for (int i = 0; i < args.Length; i++)
    Console.WriteLine(args[i]);

    MessageBox.Show("Hello World!");

    Note that the script is configured to be precompiled with the precompiler script freestyle.cs.

  2. Execute from command prompt the following command which creates the precompiler template with the name freestyle.cs:

    cscs /precompiler > freestyle.cs
    This will create the precompiler skeleton:
     
    using System;
    using System.Collections;

    public class Sample_Precompiler //precompiler class name must end with 'Precompiler'
    {
        public static bool Compile(ref string scriptCode, string scriptFile, bool isPrimaryScript, Hashtable context)
        {
            //if scriptCode needs to be altered assign scriptCode the new value and return true. Otherwise return false

            //scriptCode = "code after precompilation";
            //return true;

            return false;
        }
    }

  3. Modify the precompiler as follows

    using System;
    using System.Collections;
    using System.Text;
    using System.IO;

    public class FreestyleScriptPrecompiler
    {
        static public bool Compile(ref string content, string scriptFile, bool isPrimaryScript, Hashtable context)
        {
            if (!isPrimaryScript)
                return false;

            var code = new StringBuilder(4096);
            code.AppendLine("//Auto-generated file");
            code.AppendLine("using System;");
            code.AppendLine("using System.IO;");

            bool headerProcessed = false;

            string line;

            using (var sr = new StringReader(content))
                while ((line = sr.ReadLine()) != null)
                {
                    if (!headerProcessed && !line.TrimStart().StartsWith("using ")) //not using...; statement of the file header
                        if (!line.StartsWith("//") && line.Trim() != ""//not comments or empty line
                        {
                            headerProcessed = true;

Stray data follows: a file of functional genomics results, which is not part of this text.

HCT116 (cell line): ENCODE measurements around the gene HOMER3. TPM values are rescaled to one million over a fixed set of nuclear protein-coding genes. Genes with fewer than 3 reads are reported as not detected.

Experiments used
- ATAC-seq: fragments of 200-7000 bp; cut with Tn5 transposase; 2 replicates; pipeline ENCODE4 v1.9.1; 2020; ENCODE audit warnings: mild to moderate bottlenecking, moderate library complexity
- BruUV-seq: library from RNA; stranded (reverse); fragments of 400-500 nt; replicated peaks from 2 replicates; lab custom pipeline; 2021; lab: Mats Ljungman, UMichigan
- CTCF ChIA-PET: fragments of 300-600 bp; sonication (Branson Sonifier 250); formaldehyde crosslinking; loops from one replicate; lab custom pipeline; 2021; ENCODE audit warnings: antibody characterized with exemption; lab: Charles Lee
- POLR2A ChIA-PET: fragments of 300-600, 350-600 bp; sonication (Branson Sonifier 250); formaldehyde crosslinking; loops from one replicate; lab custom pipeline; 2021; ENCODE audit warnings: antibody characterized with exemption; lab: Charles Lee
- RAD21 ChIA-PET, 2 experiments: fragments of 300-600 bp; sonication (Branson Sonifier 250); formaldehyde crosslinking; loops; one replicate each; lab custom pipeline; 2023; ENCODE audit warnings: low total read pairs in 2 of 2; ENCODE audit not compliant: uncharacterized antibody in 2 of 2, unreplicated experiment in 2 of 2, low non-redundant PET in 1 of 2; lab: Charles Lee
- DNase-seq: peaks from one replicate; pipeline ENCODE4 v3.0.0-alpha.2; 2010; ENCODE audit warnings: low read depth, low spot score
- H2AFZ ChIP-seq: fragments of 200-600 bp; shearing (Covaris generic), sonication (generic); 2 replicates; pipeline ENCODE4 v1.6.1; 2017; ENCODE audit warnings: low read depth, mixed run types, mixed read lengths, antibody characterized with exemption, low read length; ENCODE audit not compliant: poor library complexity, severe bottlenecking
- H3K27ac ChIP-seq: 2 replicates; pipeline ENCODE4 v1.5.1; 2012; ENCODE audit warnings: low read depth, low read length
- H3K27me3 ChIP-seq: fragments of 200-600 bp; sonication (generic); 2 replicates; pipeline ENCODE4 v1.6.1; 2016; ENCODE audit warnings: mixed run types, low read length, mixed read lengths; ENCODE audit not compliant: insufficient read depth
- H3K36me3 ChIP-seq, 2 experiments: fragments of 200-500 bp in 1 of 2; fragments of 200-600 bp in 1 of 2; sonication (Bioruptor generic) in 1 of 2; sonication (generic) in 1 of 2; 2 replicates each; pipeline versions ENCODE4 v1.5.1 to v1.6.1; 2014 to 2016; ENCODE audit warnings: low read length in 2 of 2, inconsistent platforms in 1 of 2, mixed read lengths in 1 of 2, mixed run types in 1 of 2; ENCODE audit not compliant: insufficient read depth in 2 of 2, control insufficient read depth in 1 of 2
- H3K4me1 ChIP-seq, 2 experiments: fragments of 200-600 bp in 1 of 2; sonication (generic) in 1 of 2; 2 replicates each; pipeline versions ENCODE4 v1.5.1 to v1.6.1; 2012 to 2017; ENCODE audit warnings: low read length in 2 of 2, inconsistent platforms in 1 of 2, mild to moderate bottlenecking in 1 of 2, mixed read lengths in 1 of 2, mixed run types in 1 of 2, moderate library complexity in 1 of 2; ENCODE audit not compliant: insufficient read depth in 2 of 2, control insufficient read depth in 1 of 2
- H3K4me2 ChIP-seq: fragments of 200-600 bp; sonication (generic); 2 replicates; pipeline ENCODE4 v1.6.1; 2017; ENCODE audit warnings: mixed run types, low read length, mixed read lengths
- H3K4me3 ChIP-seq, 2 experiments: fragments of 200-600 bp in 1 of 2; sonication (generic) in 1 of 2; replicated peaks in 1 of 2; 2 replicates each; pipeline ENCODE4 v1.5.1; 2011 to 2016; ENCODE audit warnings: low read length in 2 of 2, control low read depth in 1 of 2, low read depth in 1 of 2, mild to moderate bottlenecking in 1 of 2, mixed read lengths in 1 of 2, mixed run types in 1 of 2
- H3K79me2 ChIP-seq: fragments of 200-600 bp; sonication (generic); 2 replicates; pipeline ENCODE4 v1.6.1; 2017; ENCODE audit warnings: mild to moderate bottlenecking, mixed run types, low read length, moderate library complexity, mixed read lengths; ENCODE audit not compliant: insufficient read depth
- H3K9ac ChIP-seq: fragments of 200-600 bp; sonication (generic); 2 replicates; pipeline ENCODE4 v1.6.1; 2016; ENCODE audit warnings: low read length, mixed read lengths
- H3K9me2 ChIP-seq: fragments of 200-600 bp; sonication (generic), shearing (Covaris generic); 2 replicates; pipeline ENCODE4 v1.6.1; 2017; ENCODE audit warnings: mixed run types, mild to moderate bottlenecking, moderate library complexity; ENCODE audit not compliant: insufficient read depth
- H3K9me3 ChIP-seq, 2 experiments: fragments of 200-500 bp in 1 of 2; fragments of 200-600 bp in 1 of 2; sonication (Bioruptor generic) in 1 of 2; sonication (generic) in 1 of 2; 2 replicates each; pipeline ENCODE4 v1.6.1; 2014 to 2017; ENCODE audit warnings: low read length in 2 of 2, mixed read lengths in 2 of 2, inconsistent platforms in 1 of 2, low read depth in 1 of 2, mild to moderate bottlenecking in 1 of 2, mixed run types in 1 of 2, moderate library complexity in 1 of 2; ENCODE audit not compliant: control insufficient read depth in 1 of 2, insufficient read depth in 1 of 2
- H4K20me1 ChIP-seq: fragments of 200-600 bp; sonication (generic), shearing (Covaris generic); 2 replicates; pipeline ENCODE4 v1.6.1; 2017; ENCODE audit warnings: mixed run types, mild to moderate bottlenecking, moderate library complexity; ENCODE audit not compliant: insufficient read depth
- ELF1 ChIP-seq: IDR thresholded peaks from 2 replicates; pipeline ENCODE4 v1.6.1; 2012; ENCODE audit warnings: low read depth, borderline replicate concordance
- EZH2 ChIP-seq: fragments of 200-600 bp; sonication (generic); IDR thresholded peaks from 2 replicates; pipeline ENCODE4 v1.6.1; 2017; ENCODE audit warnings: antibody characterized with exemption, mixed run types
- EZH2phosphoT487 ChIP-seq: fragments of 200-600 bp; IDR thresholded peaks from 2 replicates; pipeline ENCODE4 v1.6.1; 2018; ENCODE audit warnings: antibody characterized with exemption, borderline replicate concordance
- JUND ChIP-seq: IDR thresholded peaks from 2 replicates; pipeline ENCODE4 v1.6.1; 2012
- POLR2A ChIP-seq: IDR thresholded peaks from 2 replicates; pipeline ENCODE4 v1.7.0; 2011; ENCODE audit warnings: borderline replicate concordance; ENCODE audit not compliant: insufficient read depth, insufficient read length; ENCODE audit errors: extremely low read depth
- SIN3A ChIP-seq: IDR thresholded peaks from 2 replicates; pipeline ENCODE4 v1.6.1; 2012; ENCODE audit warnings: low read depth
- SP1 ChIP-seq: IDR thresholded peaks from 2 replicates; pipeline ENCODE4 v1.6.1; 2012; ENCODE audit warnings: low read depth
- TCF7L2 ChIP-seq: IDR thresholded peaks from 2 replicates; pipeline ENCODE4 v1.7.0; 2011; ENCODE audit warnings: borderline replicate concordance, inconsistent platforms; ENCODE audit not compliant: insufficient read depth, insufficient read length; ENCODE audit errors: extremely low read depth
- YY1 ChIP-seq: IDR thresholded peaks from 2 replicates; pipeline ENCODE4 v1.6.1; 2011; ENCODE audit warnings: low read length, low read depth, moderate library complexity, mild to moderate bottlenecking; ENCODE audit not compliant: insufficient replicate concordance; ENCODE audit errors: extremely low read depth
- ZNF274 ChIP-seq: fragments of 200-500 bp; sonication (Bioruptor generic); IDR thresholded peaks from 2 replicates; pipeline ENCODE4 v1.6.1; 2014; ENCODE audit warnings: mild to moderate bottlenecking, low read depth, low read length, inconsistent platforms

code.AppendLine("   public class ScriptClass");
                            code.AppendLine("   {");
                            code.AppendLine("       static public int Main(string[] args)");
                            code.AppendLine("       {");
                        }

                    code.Append(line);
                    code.Append(Environment.NewLine);
                }

            code.AppendLine("       return 0;");
            code.AppendLine("   }");
            code.AppendLine("}");

            content = code.ToString();
            return true;
        }
    }

    The implementation of the precompiler is fairly simple as it simply wraps the content of the script file being executed into the class definition with some extra "using" statements.

  4. Execute the script script.cs as any normal script:
    cscs script.cs
    During the execution the precompiler will modify the content of the script file by injecting the missing declaration parts just before passing the content to the C# compiler. The injected code is indicated with the gray color in the following listing:

    //Auto-generated file
    using System;
    using System.IO;
    //css_precompiler freestyle
    using System.Windows.Forms;

    public class ScriptClass
    {
        static public int Main(string[] args)
        {
            for (int i = 0; i < args.Length; i++)
            {
                Console.WriteLine(args[i]);
            }

            MessageBox.Show("Hello World!");

            return 0;
        }
    }


Conclusion 


Precompilers is a powerful feature , which opens almost unlimited scripting opportunities. Replacing the magic string is just a very simple example but precompiling can do so much more. For example with precompiling you can easy implement C++ style #define for C# (even #define is a controversial feature). It is even possible to implement Domain Specific Language of a sort.


You can find more Precompilers samples in the <cs-script>\Samples\Precompilers directory. These samples doe not have very high practical value but they do show the idea.


See Also

Command-line interfaceClassless Scripts